Lifestyle & Culture

Weekend Reading: The Mighty Franks

Michael Frank’s aunt and uncle were well-known screenwriters (Hud, Norma Rae); his Aunt Hank, Harriet Frank Jr., was a legend of her own making, a glamorous explosion of opinions and aesthetic judgments and condemnations. A not-so-benign Auntie Mame. And for years young Michael remained in her thrall, exactly where she wanted him. Finding out where she left off and he began took him decades. The Mighty Franks is the story of the family, and that disentanglement, published last month by Farrar, Straus and Giroux. Author Michael Frank will discuss his book at Politics and Prose in Washington DC on Saturday, June 24, at 6pm.

FOR A LONG TIME I used to wait in the dining room window. I waited in the afternoon, when I returned from school, and I waited on Saturday mornings. Now and then I waited at the edge of the driveway, because from there I could see farther up the hill, almost to the top. When the Buick Riviera appeared, its fender flashing a big toothy metallic grin, I felt happiness wash over me; happiness braided together with anticipation and excitement too, since it meant that within minutes my aunt would be pulling up to take me on one of our adventures.

My aunt was the one person in the world I was always most eager to see. Sometimes she came bearing gifts, special books or treasures related to the special interests she and my uncle and I shared: art and architecture, literature, and, since my aunt and uncle were screenwriters, movies (never “film,” that was the celluloid of which movies were made). But what I loved even more than receiving tangible things was going off with her, alone, without my younger brothers or my parents; being alone with her, with the force of her attention, the contents of her mind. And her talk, which was like an unending river emptying itself into me. Our time together was larky. You really are the best company a person could ever hope for, Mike, she said, bar none. She made me feel clever merely by being with her and listening to her, learning what she had to teach, absorbing some of her spark—her sparkle.

My aunt and I went off alone together often because she and my uncle didn’t have any children of their own, and they lived within minutes of our house, and because we were doubly related. There was a refrain we children learned to recite when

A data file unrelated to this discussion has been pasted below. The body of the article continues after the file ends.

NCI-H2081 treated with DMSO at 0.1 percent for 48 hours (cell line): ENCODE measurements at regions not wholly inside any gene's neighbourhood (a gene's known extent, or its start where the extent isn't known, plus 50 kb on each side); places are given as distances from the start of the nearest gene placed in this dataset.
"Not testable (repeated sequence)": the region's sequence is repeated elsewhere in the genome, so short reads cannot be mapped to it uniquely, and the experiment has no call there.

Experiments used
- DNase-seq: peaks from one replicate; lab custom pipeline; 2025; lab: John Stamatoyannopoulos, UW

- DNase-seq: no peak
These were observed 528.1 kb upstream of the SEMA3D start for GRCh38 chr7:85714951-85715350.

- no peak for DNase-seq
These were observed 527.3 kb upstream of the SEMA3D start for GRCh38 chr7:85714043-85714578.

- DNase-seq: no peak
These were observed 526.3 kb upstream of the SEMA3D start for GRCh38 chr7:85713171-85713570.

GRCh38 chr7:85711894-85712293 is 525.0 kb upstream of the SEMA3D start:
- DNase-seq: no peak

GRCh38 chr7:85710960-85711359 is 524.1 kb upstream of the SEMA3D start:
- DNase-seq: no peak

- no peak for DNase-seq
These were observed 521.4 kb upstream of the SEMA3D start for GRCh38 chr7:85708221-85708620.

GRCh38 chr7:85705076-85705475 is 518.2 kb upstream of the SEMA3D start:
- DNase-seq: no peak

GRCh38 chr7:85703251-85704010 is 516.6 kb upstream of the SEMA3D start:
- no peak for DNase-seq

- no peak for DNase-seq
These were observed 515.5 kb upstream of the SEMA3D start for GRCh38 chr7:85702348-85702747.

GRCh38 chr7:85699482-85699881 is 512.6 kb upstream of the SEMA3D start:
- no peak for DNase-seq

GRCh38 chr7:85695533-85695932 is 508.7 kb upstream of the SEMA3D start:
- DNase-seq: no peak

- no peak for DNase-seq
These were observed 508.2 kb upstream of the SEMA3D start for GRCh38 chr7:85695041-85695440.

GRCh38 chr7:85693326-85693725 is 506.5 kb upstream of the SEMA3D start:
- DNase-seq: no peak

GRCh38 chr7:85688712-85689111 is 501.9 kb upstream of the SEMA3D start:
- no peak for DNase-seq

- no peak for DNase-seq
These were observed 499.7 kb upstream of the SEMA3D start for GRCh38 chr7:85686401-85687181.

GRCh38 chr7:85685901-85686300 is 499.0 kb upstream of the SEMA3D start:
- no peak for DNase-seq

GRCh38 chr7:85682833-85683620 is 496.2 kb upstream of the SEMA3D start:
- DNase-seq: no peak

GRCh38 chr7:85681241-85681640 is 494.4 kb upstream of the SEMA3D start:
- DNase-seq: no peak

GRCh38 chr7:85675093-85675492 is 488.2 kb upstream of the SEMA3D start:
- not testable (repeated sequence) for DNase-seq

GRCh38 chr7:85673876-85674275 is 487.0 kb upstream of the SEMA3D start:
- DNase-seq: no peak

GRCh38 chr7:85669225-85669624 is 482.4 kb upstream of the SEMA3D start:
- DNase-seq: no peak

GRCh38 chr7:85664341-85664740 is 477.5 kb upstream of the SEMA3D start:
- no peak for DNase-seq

Author Michael Frank. / Photo © by Nancy Crampton.

people asked us to explain our intertwined family—

Brother and sister married sister and brother.

The older couple have no children, so the younger couple share

 theirs. 

The two families live within three blocks of each other up in 

Laurel Canyon— 

and the grandmothers live in an apartment together at the foot 

of the hill. 

It wasn’t very poetic, but it got the facts across and made the situation seem almost normal, as summaries sometimes do.

The situation was not remotely normal, but naturally I did not understand that at the time.

Our relationship, my aunt said, was special. She called our two families the larky sevensome or, quoting my grandmother, the Mighty Franks. But even within the larger group, she said, you and I, Lovey, are a thing apart. What we have is nearly as unusual as what I have with Mamma. The two of us have pulled our wagons up to a secret campsite. We know how lucky we are. We’re the most fortunate people in the world to have found each other, isn’t it so? 

Only we hadn’t found each other. We had been born to each other; to—into—the same family. Did that make a difference? Was a bond this strong meant to grow in this soil, and in this way? I was far too besotted with my aunt to ask any of these questions. My aunt was the sun and I was her planet, held in devotional orbit by forces that felt larger than I was, larger than we were. You could call it gravity. Or alchemy. Or intoxication. Or simply love. But what an unsimple love this was.

—Michael Frank

Excerpted by permission from The Mighty Franks: A Memoir, published by Farrar, Straus and Giroux. Copyright © 2017 by Michael Frank. All rights reserved.



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